The Bottle and the Damage Done
Why is alcoholism the American literary disease?
The Trip to Echo Spring:
On Writers and Drinking
by Olivia Laing
$26.00 List Price
As a young literatus in training, I got myself early and often to the Lion’s Head, a legendary and now-extinct writers’ bar on Sheridan Square. Lined with the framed covers of books by its denizens, it offered an atmosphere of boozy bonhomie and the opportunity for literary stargazing of a special sort. (Hey, I’m urinating right next to Fred Exley!) And it didn’t take long before I was told that gin mill’s trademark anecdote: A nonscribbling civilian drops into the Lion’s Head for a couple of beers. After taking in the scene for a while, he remarks to the guy on the barstool next to him, “There sure are a lot of writers here with drinking problems.”This elicits the swift reply: “Wrong. There are a lot of drinkers here with writing problems.”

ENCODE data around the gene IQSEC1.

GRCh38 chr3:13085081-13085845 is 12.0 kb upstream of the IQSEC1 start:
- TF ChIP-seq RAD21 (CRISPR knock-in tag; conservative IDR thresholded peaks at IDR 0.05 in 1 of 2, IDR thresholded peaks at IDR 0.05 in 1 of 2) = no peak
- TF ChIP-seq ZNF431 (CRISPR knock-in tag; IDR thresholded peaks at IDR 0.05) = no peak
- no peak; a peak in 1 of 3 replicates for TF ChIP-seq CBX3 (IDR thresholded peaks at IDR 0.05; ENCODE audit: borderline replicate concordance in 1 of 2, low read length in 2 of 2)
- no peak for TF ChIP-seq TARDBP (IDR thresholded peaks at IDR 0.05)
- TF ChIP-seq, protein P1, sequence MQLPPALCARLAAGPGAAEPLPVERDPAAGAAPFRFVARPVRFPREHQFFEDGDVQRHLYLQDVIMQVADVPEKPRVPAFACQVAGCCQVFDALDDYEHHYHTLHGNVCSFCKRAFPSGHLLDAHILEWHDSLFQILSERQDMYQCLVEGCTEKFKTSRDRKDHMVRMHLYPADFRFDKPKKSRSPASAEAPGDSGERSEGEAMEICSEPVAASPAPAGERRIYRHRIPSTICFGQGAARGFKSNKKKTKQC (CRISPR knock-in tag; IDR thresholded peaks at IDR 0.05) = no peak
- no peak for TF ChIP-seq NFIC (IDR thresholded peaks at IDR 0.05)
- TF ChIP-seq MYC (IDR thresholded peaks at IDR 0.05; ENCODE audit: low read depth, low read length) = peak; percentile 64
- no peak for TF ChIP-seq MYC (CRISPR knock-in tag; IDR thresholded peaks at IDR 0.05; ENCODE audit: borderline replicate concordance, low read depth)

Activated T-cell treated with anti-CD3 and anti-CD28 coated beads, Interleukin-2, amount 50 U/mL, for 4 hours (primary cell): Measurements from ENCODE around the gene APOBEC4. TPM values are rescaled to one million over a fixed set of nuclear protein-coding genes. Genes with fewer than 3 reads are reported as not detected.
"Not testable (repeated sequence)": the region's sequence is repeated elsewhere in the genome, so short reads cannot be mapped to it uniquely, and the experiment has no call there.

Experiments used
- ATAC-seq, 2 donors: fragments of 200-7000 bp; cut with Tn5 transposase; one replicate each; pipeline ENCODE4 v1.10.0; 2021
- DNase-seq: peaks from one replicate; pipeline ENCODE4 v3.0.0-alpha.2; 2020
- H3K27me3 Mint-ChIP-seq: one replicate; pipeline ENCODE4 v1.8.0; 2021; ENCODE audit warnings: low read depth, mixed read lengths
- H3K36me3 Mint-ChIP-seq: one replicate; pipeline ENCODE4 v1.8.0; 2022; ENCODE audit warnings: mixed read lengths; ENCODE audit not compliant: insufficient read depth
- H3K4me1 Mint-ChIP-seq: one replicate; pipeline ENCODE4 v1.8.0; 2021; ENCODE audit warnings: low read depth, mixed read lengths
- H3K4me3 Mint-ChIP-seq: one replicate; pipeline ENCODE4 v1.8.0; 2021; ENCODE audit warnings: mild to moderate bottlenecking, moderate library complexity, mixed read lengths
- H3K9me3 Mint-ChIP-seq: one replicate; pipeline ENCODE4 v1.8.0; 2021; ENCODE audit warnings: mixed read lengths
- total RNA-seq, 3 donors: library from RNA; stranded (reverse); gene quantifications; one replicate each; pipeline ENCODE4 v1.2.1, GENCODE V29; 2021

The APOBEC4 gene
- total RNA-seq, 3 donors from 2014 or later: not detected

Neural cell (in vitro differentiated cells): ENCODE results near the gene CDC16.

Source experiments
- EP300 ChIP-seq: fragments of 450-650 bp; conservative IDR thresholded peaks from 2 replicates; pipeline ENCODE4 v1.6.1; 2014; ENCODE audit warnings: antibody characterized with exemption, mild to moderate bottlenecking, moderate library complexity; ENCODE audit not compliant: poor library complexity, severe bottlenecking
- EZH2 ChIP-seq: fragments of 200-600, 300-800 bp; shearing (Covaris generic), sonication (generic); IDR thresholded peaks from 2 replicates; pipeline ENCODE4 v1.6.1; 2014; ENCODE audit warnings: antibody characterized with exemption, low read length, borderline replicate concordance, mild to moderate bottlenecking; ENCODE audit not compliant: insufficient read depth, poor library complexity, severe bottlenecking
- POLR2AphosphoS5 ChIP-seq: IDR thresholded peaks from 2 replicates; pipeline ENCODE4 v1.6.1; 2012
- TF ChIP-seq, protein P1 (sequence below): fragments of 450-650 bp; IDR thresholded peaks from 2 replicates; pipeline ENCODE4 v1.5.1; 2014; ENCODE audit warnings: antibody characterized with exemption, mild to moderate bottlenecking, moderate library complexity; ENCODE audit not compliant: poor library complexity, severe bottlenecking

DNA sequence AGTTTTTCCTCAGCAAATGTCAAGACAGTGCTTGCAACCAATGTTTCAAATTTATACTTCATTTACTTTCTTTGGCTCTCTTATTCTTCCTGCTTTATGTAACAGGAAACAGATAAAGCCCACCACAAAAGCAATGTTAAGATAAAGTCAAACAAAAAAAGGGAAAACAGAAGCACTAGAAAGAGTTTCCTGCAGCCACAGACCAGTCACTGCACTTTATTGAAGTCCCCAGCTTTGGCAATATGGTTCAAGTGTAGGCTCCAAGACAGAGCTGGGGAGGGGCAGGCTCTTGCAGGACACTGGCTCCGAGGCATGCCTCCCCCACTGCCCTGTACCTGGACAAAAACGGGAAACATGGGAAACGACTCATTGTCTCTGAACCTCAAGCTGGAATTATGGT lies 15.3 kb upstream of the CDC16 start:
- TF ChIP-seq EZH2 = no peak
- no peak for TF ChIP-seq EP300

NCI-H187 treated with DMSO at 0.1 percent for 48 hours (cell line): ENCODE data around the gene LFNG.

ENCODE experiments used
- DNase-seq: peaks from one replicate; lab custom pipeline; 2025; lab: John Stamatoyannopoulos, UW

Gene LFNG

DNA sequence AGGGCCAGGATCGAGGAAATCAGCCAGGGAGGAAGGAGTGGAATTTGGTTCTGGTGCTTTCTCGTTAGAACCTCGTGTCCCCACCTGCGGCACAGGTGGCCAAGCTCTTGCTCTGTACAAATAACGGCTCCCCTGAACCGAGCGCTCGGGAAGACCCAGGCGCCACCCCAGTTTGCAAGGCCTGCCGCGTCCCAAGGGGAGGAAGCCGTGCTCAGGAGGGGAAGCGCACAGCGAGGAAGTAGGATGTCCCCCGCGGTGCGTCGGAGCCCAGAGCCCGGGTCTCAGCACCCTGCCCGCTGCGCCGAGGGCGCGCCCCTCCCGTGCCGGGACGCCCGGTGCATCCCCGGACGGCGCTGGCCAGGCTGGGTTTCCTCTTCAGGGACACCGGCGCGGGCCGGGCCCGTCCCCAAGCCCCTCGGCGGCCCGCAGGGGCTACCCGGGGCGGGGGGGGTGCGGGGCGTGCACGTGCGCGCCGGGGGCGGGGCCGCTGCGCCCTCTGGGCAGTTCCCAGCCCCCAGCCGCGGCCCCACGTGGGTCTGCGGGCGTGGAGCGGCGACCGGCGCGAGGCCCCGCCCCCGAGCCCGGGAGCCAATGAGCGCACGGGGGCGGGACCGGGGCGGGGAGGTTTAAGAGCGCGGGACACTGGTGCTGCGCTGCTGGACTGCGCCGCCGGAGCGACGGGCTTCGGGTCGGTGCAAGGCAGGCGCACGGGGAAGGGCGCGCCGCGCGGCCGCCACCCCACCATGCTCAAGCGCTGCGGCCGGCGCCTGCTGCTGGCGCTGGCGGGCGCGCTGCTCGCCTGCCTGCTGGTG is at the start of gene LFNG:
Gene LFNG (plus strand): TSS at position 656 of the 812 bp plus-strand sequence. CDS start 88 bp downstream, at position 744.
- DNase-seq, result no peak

The same conundrum informs Olivia Laing’s heartfelt and melancholy alcoholic travelogue: Why, in America especially, are the production of literature and the consumption of destructive quantities of alcohol so intimately intertwined? Which came first, the bottle or the typewriter? While this condition has abated quite a bit in our more abstemious time (it’s been many years since I’ve seen anyone come back loaded from a publishing lunch), for much of the twentieth century, literary distinction and alcoholism were strongly linked. An oft-cited fact is that five of the first six American Nobel Prize winners—Lewis, O’Neill, Faulkner, Hemingway, and Steinbeck—were alcoholics, and the list of other notable writers who suffered from the disease would more or less fill the allotted word count of this review. Laing, a British editor and critic,